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The Inside Connection (US)
December 1999



The Creative Travels of Tori Amos
Dreams, Nightmares and Exploring the Imagination

"I didn't plan to release a studio album this year. Maybe a live album with a few unreleased songs, but definitely not a studio album," claims Tori Amos sincerely.

She says that she planned to explore the landscape in Cornwall, England, cycle around a bit, enjoy her marriage with sound engineer Mark Hawley and just take life easy. She planned to rest up for her tour with Alanis Morissette and "go with the flow," as she said, but expect the unexpected from Ms. Amos. Her muse struck and she recorded the superb double album To Venus And Back. "I don't know how it happened," she admits. "Creativity is such a mysterious force. I wasn't under any pressure and the songs started coming along. Why should I have pushed them away?"

For Tori, recording an album is like making wine: something that requires a lot of edication and is certainly not just a pastime. "If you're making wine, you don't do it because you're bored; you do it because you like what you're doing. You love the way the grapes turn to wine, the first sip of it. Creative juices -- that's what I need in my life. That's what makes life worth living!"

Ms. Amos is clearly smitten with her home in Cornwall and can't stop describing its appeal. "It's a wild and passionate landscape. Mark, my husband, spent all his summers in Cornwall when he was a kid and now he brought me here and shows me the beauty of it. I feel like a sponge who takes it all in -- the fresh air, the landscape, the people."

To Venus And Back follows From The Choirgirl Hotel, the second album she record in Cornwall. She describes the process as "very spontaneous and not contrived." Some of the songs were written in the studio shortly before recording them, and the album is definitely different from her past work. While Boys For Pele was more of a concept album describing the men in her life, and From The Choirgirl Hotel was released after her recovery from a tragic miscarriage, To Venus And Back includes rocking and dreamy tracks and the ballad "1000 Oceans," probably the best song from a performer and songwriter famous for great material.

"For me, Venus is an album about feelings, dreams and just watching things, but I don't want to analyze it and explain it all. I think it's very important that the listener does it him or herself. They should find their own explanations, project their own feelings. That's part of the charm of a song."

For the complex Tori Amos, a song is never just a song, but always a bit of herself and her philosophy. Most of the time, she gladly shares that philosophy with everybody who's willing to listen, but never forces it on anybody. "I remember when I was a teenager. It's a weird time. You discover secrets you didn't know existed and you explore them. It's like a trip you're taking and music is the soundtrack for your journey. There's music that won't help you on your journey, that won't help you discover anything about yourself and all the secrets, and there's music that does. I don't want to give you examples because I think it's different for everybody, but I'm sure you know what I mean. Music was something that accompanied me all my life, so maybe my view might be out of focus, but I really don't think so!"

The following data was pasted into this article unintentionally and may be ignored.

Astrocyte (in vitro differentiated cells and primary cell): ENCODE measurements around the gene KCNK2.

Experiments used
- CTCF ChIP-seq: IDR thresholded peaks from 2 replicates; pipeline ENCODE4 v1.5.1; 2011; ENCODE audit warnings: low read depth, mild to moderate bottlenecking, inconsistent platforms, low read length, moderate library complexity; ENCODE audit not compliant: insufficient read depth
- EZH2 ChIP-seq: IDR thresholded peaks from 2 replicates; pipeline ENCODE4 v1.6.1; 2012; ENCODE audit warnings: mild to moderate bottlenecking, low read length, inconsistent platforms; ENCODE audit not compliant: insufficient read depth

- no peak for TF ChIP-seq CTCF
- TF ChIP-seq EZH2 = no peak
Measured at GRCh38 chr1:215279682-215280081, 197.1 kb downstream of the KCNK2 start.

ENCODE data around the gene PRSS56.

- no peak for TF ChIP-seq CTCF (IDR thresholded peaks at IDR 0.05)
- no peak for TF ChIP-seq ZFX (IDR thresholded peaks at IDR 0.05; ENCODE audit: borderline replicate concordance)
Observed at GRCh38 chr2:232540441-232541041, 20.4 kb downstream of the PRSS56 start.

Tori Amos is often described as the mysterious fairy of the music world. She seems to live in her own world and often deals with things you can't see until she describes them in a song. You end up loving the music but feeling a slight chill. She's the original dreamer, but confesses, "I have a lot of nightmares. Sometimes I wake up and wonder what is real and what is only part of my imagination that's playing a trick on me. It can be very weird and sometimes very scary. On the other hand, it's a lot of fun for my friends. When there's an embarrassed silence at a dinner party because somebody said something incredibly stupid, someone always turns around and says, 'Tori, tell us about your latest nightmare!' At least my dark sides have a glimmer of light to them!"

While Tori's songs often deal with death and her dark sides, they're seldom completely gloomy and depressing. Love is a theme that fascinates her and she never tires of adding new elements of it to her songs. Being married gave her a lot of new inspirations. "It's a challenge, a big challenge. It's not like in the movies; not at all. When you see a film, it's usually two people who meet, find each other and get married in the end, or it's a marriage that doesn't work and there are affairs, adultery, the whole works. They never show a real marriage, what a marriage is like in the real world, the day to day business!"

This description does sound slightly boring, but Tori disagrees vehemently. "Not at all. It can't get boring! It is a challenge and you're trying to keep a healthy balance between being passionate, being sensible and being reasonable. Sometimes you have to be really grown up and do the taxes, another day is like you're spending time with the best friend you've ever had. And of course there are times for passion. I don't find it boring at all! Juggling the ingredients and keeping the balance is everything else than boring. It's like a never-ending challenge; a thrill, if you want!"


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